19 V.I. 434


Civil No. 576/82

Territorial Court of the Virgin Islands Div. of St. Croix at Christiansted

July 7, 1983

*435Gerald T. Groner, Esq., Christiansted, St. Croix, V.I., for plaintiffs

Charles R. Husbands, Esq., Frederiksted, St. Croix, V.I., for defendants



This is an action for equitable relief and restitution. The matter is now before the Court upon defendant’s motion for summary judg*436ment1 pursuant to Rule 56 of the Federal Rules of Civil Procedure. For the reasons set out below, we deny the motion.


Plaintiffs, Camille Macedón, Jr. (“Macedón, Jr.”) and his wife Leona Macedón, purchased certain real property on St. Croix, known as Plot 12BD Estate Calquohoun, in 1965. The Virgin Islands National Bank held a note and first priority mortgage on the premises as collateral for a loan to plaintiffs. Macedón, Jr., defaulted on the note, whereupon the bank foreclosed and acquired title to the property by virtue of a Marshal’s sale. Def. Exhibit I.

The bank refused to refinance a loan for the redemption of the property for plaintiffs. In an effort to circumvent this problem, plaintiffs allege that Macedón, Jr.’s, father, Camille Macedón, Sr. (“Macedón, Sr.”), agreed to obtain financing for them. It is asserted that the essence of the purported agreement was:

(1) All expenses would be borne by plaintiffs.

(2) Plaintiffs would continue to live on the property.

(3) If title had to be placed in defendant’s name, then it would be, but only until title could be returned to plaintiffs.

After negotiations, the parties and the Bank arrived at an agreement. The substance of the agreement was that defendant and the Bank would enter a loan purchase agreement for the property. Macedón, Sr., would rent Plot 12BD at a rate of $1,000.00 a month for eight (8) months, the payments to be applied to the $26,000.00 purchase price of the house, if the purchase option was exercised. Def. Exhibit II.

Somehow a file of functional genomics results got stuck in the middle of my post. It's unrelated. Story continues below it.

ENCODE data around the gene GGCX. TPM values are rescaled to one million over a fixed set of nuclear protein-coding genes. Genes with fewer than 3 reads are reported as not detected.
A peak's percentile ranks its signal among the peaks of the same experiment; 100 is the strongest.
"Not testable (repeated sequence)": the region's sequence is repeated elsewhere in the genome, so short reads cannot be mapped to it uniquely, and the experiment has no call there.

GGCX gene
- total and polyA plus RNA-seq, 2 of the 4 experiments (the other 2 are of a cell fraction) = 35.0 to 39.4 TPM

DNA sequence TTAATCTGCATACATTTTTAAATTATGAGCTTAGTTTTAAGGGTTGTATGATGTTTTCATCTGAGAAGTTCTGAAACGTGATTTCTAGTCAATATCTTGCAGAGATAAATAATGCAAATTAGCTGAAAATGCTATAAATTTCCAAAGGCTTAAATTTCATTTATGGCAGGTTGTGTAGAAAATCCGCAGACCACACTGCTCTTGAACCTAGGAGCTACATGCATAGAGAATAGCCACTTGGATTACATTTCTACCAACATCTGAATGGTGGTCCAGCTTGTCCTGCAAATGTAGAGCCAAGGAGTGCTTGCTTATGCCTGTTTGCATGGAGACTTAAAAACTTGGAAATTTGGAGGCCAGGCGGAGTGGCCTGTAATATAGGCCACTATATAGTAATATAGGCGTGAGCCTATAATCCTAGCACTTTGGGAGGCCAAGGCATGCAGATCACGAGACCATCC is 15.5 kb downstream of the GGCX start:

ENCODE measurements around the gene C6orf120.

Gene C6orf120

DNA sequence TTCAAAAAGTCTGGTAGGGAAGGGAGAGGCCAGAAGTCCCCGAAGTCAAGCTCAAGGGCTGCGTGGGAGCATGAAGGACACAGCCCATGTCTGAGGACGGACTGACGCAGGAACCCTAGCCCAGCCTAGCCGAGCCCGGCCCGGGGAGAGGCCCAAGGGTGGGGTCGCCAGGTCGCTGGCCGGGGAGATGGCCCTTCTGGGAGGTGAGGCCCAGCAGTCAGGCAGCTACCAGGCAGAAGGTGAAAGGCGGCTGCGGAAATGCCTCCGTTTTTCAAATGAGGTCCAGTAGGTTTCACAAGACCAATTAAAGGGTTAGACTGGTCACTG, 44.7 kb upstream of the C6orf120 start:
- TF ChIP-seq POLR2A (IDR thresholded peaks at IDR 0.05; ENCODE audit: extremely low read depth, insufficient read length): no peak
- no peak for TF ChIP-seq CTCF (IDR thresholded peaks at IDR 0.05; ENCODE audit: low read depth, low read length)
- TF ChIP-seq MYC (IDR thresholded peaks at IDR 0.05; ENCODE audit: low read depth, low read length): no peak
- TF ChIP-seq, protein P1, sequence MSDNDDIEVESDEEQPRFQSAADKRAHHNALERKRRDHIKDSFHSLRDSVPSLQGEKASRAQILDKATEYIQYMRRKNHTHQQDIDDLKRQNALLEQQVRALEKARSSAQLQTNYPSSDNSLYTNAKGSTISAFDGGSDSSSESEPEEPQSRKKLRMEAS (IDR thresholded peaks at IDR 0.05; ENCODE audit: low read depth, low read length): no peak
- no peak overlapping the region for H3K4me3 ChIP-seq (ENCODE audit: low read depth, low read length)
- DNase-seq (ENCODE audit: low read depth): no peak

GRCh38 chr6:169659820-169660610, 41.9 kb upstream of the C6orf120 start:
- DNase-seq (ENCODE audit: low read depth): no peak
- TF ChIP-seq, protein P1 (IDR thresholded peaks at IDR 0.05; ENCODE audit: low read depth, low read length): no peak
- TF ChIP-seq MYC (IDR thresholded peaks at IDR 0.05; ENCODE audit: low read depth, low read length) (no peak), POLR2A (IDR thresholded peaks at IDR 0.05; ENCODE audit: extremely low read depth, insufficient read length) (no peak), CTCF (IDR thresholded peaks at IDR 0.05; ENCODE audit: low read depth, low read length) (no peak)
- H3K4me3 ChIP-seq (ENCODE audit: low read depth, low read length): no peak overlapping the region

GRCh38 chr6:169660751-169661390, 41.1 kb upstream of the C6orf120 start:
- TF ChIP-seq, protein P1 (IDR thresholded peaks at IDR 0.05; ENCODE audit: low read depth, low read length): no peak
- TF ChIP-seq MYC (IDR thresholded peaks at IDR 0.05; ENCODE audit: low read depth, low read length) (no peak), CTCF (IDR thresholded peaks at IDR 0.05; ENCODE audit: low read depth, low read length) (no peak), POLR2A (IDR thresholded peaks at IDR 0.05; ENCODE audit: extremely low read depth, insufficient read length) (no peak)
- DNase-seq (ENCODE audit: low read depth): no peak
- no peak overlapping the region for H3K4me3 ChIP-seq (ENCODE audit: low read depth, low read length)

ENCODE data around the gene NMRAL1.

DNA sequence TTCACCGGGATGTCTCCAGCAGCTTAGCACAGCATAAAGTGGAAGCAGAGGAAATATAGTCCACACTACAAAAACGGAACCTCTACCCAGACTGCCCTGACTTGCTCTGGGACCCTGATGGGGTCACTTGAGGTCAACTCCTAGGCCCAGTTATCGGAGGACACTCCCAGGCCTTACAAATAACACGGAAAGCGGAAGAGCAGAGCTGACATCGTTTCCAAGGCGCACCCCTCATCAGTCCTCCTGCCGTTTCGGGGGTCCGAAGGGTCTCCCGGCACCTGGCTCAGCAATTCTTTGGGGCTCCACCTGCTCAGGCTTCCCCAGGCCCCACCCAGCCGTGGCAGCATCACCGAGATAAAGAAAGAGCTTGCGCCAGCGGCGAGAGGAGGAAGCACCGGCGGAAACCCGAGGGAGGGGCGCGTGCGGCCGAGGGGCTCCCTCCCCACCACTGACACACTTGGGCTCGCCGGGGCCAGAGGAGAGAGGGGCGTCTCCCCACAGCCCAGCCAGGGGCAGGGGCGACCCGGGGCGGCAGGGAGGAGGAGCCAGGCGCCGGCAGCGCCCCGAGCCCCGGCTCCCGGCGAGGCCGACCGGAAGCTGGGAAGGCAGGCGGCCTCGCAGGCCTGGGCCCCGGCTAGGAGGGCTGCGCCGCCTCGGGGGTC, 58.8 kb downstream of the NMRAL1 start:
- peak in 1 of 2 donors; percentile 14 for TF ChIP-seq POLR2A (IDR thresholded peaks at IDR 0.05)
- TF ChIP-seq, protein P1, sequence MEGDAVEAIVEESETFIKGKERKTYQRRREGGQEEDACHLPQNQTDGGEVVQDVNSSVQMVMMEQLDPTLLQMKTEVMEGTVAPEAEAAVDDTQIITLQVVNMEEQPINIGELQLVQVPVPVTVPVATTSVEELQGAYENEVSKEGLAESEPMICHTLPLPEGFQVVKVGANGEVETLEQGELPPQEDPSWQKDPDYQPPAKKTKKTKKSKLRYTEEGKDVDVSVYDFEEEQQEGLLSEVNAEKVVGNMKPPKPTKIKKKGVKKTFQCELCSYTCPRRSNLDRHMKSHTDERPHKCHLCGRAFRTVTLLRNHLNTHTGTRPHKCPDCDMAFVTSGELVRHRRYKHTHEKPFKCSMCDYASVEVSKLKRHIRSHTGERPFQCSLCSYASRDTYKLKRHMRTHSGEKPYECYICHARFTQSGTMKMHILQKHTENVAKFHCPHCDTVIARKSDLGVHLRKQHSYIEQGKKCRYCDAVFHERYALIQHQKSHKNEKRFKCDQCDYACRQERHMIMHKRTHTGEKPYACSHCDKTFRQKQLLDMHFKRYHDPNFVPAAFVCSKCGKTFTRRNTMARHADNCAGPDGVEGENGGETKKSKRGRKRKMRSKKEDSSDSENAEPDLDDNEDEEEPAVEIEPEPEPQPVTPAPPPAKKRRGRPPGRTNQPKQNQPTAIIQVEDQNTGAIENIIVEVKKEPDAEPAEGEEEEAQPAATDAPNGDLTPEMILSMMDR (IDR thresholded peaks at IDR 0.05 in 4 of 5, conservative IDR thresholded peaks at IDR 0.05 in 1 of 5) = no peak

The parties allegedly agreed that all payments, both rental and purchase, would be made by plaintiffs, although record title was to be in defendant. Plaintiffs’ posture herein is that they relied on the representations of Macedón, Sr., that he would turn title over to plaintiffs upon completion of the payment of the loan, unless it was practical to do so sooner. No document embodying all of these terms has been presented to the Court. Defendant has denied that any of *437these allegations are true and contends that no such “understanding” ever existed.2

In 1976 Macedón, Sr., further encumbered the property by a personal loan for $20,000.00. Plaintiffs were unaware of this transaction, although they resided on the premises at the time. Plaintiffs claim that subsequently in 1981 defendant told them they would get the property back only if they paid off the original note as well as the 1976 loan. Plaintiffs arranged for financing and paid off the balance on both notes. They complain now that defendants were unjustly enriched by $18,000.00, that being the amount due under the 1976 loan, which they paid off.


Summary judgment is to be entered in a case only if the pleadings, together with the affidavits, if any, show that there is no genuine issue as to any material fact and that the moving party is entitled to judgment as a matter of law. FED. R. CIV. P. 45(c); Poller v. Columbia Broadcasting System, Inc., 368 U.S. 464 (1962). When considering the motion, the Court clearly must resolve any doubts as to the existence of disputed issues of material fact against the movants. Hollinger v. Wager Mining Equipment Co., 667 F.2d 402, 405 (3d Cir. 1981); Ness v. Marshall, 660 F.2d 517, 519 (3d Cir. 1981) (quoting Tomalewski v. State Farm Insurance Co., 494 F.2d 882, 884 (3d Cir. 1974)); Ely v. Hall’s Motor Transit Co., 590 F.2d 62 (3d Cir. 1978).

Furthermore, the inferences drawn from evidential sources submitted to the Court must be viewed in the light most favorable to the party opposing the motion. Goodman v. Mead Johnson & Co., 534 F.2d 566, 573 (3d Cir. 1976), cert. denied, 429 U.S. 1038 (1977).